The London Tube Map Gets A Makeover

Here’s a delightful thing.

Max Roberts is a bit of an expert on the London Underground, and he’s concerned that the current map, which looks like this…

…and is getting cluttered with new stations and extensions and whatnot. So he set himself the challenge of putting together a couple of suggestions to make the map easier to read.

The first was to make it less grid-like and more curvy, as a fun way of making Londoners look at this iconic image through fresh eyes.

(click on images to go to bigger versions)

At the same time, another designer called Jonathan Fisher had worked up an idea using concentric circles:

So Max decided try something similar. In a blog post written for the Going Underground blog, he explains that he also wanted to integrate the most recent changes to the network, which gave him an idea:

“With the new orbital loop surrounding Central London, some people are suggesting a mapping approach based on circles to emphasize this feature. There is nothing new here, and Berlin, Paris, Moscow and Madrid have all received this treatment in the past. Grounding a map in familiar shapes such as circles can make it easy to comprehend. However, it is also possible to push a design priority too far. As the old saying goes, be careful of what you might desire, in case you get it.”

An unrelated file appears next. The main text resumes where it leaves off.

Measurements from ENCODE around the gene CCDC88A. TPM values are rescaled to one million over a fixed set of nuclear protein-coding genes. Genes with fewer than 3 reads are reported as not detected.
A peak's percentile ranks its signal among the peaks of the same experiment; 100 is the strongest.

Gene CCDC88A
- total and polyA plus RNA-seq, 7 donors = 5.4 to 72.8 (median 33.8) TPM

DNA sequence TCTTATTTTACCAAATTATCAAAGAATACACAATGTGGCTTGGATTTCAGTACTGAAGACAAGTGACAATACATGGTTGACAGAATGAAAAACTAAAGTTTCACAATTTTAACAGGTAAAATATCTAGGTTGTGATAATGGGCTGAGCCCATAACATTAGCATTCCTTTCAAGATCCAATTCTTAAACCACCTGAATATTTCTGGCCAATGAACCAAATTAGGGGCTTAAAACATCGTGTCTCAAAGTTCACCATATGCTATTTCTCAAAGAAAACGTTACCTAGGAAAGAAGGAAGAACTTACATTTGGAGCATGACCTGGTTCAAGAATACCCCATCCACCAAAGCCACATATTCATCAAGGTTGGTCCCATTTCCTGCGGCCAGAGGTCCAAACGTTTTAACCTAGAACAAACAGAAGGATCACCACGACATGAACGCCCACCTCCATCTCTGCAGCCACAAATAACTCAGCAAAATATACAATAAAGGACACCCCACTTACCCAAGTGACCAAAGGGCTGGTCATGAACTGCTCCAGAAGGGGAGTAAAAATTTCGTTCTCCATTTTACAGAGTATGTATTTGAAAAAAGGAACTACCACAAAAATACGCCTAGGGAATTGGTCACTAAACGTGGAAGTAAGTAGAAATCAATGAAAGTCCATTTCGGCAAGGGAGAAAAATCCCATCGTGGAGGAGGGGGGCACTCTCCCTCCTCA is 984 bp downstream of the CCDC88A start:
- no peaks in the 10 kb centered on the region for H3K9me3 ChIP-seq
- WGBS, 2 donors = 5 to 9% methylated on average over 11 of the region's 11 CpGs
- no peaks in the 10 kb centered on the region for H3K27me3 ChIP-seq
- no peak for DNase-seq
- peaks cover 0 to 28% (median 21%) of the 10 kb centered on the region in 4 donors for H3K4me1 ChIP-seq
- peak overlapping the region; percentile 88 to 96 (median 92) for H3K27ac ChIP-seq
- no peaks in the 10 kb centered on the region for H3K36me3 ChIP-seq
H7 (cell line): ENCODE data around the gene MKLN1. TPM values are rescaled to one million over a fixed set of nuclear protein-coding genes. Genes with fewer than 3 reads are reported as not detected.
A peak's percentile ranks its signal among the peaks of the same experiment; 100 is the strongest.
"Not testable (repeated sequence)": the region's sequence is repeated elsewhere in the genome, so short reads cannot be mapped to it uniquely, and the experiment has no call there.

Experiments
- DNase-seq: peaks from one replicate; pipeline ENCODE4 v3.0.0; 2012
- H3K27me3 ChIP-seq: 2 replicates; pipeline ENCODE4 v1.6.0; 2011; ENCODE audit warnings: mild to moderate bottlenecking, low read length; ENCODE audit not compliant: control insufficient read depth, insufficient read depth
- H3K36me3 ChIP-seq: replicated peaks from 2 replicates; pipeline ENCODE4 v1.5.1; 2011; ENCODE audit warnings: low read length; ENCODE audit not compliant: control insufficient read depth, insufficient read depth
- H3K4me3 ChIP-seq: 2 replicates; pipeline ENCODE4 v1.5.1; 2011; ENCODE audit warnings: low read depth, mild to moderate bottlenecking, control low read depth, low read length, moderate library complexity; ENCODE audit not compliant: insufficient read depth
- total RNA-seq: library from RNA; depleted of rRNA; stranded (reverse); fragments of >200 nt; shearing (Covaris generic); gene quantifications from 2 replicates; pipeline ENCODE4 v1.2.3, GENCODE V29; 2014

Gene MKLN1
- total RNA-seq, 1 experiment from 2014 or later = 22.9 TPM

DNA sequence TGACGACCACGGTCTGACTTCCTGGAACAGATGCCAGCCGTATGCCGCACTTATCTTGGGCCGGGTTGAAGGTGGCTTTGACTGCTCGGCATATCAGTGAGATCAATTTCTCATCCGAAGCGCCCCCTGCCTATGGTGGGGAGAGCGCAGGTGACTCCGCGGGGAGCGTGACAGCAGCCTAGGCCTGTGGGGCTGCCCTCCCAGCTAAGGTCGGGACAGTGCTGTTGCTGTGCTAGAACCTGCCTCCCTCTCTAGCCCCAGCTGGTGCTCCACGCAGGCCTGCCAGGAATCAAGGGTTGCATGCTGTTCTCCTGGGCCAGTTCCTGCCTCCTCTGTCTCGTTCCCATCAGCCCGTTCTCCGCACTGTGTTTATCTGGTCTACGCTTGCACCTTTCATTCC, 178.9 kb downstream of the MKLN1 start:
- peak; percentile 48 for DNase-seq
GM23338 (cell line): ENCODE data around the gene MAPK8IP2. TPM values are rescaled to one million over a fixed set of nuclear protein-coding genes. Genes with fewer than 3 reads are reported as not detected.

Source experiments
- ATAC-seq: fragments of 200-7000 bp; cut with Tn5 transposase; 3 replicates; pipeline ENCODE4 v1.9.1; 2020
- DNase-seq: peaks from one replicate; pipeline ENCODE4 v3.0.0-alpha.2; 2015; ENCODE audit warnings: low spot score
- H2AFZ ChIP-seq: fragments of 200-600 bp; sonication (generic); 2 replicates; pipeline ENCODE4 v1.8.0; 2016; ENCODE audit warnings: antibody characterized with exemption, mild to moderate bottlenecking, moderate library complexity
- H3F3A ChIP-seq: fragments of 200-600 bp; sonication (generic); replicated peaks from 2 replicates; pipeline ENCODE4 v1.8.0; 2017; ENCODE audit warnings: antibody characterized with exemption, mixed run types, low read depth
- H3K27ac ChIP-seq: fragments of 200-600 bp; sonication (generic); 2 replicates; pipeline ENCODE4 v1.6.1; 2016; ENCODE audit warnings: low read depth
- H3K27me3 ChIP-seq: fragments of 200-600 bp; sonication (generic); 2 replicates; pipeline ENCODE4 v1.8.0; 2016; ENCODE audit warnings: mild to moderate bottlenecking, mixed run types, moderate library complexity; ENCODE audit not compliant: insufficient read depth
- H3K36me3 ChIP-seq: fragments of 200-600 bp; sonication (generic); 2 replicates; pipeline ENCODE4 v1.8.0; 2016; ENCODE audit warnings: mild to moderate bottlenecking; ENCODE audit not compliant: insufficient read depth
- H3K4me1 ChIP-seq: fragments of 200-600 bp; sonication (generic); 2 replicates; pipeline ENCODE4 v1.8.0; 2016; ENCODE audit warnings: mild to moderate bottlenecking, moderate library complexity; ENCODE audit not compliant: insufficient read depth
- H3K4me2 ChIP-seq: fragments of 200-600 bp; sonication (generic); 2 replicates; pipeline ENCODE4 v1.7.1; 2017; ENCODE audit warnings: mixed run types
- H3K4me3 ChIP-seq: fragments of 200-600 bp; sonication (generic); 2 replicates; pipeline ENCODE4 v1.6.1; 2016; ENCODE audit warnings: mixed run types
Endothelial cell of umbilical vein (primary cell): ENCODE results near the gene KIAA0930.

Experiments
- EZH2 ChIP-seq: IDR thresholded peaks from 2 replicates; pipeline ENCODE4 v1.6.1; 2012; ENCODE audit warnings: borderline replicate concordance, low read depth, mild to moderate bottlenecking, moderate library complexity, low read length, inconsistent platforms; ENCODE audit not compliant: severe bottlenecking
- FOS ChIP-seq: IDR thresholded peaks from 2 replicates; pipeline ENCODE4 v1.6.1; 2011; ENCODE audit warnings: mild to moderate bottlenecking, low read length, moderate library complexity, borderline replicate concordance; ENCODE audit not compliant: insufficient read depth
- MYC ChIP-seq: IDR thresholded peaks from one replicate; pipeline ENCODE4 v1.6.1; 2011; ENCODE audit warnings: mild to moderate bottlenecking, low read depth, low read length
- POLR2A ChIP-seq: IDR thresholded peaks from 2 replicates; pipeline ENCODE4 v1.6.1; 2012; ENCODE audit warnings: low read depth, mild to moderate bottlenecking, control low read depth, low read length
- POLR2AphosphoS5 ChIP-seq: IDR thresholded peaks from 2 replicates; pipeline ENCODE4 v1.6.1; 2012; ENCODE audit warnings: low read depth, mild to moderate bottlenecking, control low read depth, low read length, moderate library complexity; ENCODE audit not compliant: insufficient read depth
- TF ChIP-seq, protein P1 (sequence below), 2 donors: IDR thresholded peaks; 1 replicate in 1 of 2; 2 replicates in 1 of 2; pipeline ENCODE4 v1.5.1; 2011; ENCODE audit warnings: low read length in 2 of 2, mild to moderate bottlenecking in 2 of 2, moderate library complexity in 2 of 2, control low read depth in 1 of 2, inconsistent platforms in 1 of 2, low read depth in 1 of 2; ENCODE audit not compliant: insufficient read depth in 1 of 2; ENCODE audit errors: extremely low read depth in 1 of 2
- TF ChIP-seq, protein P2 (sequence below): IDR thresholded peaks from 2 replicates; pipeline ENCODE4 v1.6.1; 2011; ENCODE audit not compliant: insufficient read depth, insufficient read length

Max refers to the results (which, oddly, contain a distinct outline of the London Underground logo in the center) as being “quite attractive in a distinctly weird way. Although parts of the map suffer horribly, it is surprising just how much of London is resilient enough to withstand the attack.”

And having made this rather pretty thing, he concludes: “No great advances in usability here, but it was fun to make it.”
Ah well, back to the drawing board.
Fraser McAlpine

Fraser McAlpine

Fraser is a British writer, broadcaster and the the author of the book Stuff Brits Like. He is Anglophenia's resident Brit blogger, having written BBC Radio 1's Chart Blog, the Top of the Pops website, and for NME, the Guardian and elsewhere. Favorite topics include slang, Doctor Who and cramming as much music into Anglophenia as he can manage. He invites you to join him on Twitter: @csi_popmusic
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